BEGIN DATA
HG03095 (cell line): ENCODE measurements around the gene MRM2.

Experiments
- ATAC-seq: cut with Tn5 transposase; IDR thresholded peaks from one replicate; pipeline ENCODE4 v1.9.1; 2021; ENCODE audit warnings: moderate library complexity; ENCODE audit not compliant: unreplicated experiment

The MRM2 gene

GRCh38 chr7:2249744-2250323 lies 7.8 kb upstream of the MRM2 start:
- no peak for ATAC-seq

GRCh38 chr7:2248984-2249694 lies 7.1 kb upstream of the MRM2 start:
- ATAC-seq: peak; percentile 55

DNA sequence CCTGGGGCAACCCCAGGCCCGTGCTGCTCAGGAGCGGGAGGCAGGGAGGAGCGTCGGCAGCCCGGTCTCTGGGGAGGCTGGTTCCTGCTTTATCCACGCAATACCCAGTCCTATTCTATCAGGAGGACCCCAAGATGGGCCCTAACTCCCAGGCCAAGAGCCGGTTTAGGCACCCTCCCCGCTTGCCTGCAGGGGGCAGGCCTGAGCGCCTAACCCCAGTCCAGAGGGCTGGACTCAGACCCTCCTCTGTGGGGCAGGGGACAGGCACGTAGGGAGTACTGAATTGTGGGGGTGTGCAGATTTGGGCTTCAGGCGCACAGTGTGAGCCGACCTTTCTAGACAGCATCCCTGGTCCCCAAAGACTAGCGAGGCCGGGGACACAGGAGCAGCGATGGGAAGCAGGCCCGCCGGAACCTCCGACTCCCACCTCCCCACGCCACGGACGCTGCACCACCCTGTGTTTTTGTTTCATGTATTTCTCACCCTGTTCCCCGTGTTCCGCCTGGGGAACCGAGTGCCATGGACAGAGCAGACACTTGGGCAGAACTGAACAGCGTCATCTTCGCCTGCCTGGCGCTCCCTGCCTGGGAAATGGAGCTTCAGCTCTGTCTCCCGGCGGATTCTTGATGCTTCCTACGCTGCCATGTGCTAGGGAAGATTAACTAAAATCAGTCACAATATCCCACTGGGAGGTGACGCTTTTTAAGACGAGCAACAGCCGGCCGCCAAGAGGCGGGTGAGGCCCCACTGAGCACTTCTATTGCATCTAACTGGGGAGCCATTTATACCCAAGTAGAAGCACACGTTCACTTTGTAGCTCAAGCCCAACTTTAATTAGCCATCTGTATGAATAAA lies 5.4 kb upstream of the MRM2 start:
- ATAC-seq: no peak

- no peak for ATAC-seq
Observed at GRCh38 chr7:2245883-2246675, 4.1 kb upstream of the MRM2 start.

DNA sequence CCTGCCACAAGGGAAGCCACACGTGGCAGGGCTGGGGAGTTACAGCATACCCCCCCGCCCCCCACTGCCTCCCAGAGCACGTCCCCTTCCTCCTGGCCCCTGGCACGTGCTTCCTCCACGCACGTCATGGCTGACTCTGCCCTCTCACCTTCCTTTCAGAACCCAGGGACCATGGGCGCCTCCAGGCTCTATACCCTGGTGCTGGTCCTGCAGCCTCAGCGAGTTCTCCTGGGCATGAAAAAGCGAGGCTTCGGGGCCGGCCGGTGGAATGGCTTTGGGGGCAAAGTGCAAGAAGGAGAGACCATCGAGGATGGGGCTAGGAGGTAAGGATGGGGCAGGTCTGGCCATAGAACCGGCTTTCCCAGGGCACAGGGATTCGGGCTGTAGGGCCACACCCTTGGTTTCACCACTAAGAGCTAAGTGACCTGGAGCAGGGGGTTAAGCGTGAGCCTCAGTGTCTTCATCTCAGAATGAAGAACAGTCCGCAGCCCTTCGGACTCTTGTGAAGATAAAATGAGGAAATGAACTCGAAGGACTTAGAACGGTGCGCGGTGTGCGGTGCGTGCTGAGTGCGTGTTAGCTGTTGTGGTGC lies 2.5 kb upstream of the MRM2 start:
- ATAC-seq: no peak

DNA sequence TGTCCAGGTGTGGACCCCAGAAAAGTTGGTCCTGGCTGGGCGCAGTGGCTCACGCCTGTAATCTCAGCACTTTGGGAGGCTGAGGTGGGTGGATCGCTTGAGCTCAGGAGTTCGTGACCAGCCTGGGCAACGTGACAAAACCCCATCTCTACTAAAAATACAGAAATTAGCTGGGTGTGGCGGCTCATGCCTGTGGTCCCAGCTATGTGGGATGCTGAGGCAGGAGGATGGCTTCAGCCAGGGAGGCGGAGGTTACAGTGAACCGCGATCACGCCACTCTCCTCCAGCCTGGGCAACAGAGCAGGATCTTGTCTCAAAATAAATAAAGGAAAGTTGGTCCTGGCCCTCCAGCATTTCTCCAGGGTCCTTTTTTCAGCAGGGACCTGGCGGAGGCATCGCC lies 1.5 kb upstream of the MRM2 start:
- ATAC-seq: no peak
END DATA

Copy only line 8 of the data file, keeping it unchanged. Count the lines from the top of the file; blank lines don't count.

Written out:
- ATAC-seq: peak; percentile 55